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Ash by Malinda Lo

Ash (edition 2010)

by Malinda Lo

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1,025None8,239 (3.63)84
Authors:Malinda Lo
Info:Little, Brown Books for Young Readers (2010), Edition: Reprint, Paperback, 272 pages
Collections:Your library

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Ash by Malinda Lo

2010 (11) ARC (12) Cinderella (83) ebook (18) faerie (19) fairies (30) fairy tale (41) fairy tales (99) fairy tales retold (34) fantasy (162) fiction (95) glbt (28) hunting (13) lesbian (57) Lesbian Fiction (10) lgbt (27) LGBTQ (31) library (9) love (20) magic (18) orphans (9) queer (21) read (19) retelling (33) romance (45) teen (16) to-read (41) YA (98) young adult (102) young adult fiction (12)
  1. 20
    The Dark Wife by Sarah Diemer (sandstone78)
    sandstone78: Another old story (this time, the Greek myth of Persephone) retold as a romance between two young women.
  2. 10
    Graceling by Kristin Cashore (Kerian)
  3. 00
    Phoenix and Ashes by Mercedes Lackey (FFortuna)
    FFortuna: Both Cinderella reimaginings with similar atmospheres, although Ash is more fairy-ish and Phoenix and Ashes is about magicians and WWI.
  4. 00
    Silver Kiss by Naomi Clark (Anonymous user)
    Anonymous user: Deftly told fantasy narrative (in this case dealing with werewolves), in which a lesbian relationship is done right.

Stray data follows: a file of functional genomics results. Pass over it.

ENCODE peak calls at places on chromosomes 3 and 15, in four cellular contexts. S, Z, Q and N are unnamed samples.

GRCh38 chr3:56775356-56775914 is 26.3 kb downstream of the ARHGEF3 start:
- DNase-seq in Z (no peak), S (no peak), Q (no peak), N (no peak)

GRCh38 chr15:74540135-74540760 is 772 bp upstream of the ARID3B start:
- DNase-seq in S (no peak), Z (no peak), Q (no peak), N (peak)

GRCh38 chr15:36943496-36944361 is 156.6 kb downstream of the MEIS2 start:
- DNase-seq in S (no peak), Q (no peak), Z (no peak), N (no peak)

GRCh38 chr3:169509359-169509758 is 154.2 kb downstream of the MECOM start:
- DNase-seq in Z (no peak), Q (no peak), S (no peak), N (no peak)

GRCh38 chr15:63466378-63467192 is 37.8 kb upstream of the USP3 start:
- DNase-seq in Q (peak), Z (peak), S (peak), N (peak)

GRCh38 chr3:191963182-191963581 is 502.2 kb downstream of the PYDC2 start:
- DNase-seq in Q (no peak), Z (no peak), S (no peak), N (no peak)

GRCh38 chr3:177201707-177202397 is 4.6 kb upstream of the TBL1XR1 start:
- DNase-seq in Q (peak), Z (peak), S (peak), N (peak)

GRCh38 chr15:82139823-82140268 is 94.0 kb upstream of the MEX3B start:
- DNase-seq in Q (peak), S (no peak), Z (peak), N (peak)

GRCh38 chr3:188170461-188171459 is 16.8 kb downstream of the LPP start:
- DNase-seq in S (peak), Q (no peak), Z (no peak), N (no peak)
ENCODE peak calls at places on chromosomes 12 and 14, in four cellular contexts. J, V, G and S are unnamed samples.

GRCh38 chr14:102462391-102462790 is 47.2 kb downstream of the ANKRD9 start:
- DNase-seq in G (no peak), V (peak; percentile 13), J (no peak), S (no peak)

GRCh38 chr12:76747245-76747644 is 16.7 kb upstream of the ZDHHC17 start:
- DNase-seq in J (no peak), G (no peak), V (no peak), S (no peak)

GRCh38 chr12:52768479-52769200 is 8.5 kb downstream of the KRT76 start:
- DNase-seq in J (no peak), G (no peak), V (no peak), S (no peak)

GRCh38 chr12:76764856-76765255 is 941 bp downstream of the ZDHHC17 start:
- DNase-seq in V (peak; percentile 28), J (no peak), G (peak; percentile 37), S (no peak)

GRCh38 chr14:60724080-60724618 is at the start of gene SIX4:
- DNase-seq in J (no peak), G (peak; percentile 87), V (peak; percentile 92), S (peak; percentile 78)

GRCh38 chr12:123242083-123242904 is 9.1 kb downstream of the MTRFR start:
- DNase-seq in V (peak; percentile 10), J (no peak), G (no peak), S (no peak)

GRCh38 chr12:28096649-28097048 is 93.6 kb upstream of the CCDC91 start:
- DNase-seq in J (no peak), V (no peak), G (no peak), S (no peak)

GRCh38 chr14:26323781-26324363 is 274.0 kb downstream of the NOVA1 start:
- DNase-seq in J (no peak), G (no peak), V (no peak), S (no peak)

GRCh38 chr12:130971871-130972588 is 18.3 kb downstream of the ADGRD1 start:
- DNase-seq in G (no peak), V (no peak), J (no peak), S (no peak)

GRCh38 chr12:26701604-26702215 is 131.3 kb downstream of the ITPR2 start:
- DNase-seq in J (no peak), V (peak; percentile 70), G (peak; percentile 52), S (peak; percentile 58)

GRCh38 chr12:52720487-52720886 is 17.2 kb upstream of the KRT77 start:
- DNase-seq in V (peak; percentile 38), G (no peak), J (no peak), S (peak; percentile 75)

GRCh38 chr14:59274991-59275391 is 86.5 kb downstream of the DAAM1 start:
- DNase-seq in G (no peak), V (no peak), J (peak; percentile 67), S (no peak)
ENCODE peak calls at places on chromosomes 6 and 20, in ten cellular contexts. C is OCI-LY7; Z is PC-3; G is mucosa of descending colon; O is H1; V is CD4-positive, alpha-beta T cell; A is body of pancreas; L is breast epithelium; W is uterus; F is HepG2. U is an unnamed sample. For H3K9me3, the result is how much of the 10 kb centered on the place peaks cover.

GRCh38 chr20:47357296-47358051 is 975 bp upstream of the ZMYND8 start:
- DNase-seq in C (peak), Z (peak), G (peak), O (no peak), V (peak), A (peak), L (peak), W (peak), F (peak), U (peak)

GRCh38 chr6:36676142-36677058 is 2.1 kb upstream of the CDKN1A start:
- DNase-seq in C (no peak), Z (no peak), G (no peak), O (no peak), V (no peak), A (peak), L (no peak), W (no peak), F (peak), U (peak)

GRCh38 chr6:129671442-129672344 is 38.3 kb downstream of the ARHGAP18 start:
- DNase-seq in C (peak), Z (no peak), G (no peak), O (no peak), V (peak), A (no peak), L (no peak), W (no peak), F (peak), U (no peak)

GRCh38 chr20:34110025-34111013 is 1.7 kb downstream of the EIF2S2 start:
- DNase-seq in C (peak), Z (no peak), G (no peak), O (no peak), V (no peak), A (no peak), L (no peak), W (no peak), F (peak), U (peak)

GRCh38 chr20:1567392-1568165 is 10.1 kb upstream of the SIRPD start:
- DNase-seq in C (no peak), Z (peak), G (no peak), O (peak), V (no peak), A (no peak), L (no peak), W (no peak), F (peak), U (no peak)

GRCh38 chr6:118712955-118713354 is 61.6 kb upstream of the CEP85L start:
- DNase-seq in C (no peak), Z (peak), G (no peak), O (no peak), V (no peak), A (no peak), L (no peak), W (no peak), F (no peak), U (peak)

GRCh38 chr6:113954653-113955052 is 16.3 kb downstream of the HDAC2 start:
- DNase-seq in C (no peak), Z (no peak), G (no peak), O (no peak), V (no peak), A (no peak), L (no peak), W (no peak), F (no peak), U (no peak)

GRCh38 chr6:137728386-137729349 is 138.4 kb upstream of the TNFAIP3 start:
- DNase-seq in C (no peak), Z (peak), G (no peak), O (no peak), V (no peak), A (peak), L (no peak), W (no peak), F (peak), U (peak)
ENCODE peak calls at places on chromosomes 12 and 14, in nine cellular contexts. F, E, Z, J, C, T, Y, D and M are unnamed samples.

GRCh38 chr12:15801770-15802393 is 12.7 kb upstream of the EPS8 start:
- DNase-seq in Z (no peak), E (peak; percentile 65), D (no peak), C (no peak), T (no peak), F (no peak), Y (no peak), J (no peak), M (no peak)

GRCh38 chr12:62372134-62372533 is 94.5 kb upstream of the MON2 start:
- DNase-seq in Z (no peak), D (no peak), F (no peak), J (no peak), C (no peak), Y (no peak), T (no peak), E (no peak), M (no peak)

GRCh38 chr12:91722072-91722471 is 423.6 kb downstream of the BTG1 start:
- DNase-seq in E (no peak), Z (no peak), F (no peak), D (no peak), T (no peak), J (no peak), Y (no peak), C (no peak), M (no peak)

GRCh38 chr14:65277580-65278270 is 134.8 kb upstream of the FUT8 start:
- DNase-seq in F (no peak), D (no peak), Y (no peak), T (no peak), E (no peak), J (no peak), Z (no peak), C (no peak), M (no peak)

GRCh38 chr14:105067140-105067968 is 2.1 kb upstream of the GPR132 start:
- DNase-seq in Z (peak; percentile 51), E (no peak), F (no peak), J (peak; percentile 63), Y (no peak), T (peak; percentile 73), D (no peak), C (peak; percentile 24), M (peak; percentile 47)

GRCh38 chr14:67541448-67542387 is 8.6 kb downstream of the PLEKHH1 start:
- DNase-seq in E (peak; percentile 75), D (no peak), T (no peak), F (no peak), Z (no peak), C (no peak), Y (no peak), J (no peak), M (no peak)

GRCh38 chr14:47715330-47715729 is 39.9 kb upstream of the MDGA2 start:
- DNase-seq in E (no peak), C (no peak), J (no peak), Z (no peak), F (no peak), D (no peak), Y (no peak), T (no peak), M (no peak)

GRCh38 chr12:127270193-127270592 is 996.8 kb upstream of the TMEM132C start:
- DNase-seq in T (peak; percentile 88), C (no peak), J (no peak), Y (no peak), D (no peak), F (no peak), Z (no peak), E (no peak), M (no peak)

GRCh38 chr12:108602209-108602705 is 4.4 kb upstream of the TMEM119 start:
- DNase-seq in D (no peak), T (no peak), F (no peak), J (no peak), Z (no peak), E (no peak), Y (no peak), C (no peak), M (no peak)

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English (125)  German (1)  All languages (126)
Showing 1-5 of 125 (next | show all)
Like a lot of the other reviews of this book, I had really high expectations after reading what it was about, but the novel ultimately fell short. I am not much into fairy tales, but the idea of "Cinderella" not choosing the prince and falling in love with a woman instead was pretty appealing to me. I felt bored most of the way through and was just waiting for it to get interesting. I think the second half (when the Huntress has a bigger part) is better, but it never really gaged my interest. The language was beautiful, no doubt about it, but the characters and plot were pretty dull. I think I am harder when judging female characters, but I was disappointed that Ash was so passive and kind of wimpy through most of the novel. I never really felt like she did anything. I did enjoy the Huntress' character much more and while overall I was not satisfied with this book, I may read Lo's next novel, The Huntress, because I feel as an author that she has talent, but Ash just wasn't for me. ( )
  CareBear36 | Mar 8, 2014 |
Lovely storytelling. There was a classic fairy tale quality about the book. The fairy folk are remote and mysterious, chillingly beautiful and a bit cruel. The stepfamily is (mostly) disdainful and mean-spirited, giving the reader something to be passionately indignant about. Since I have a serious addiction to detail in my texts, I loved the descriptions of food, fabrics, dresses, the forest, and so on.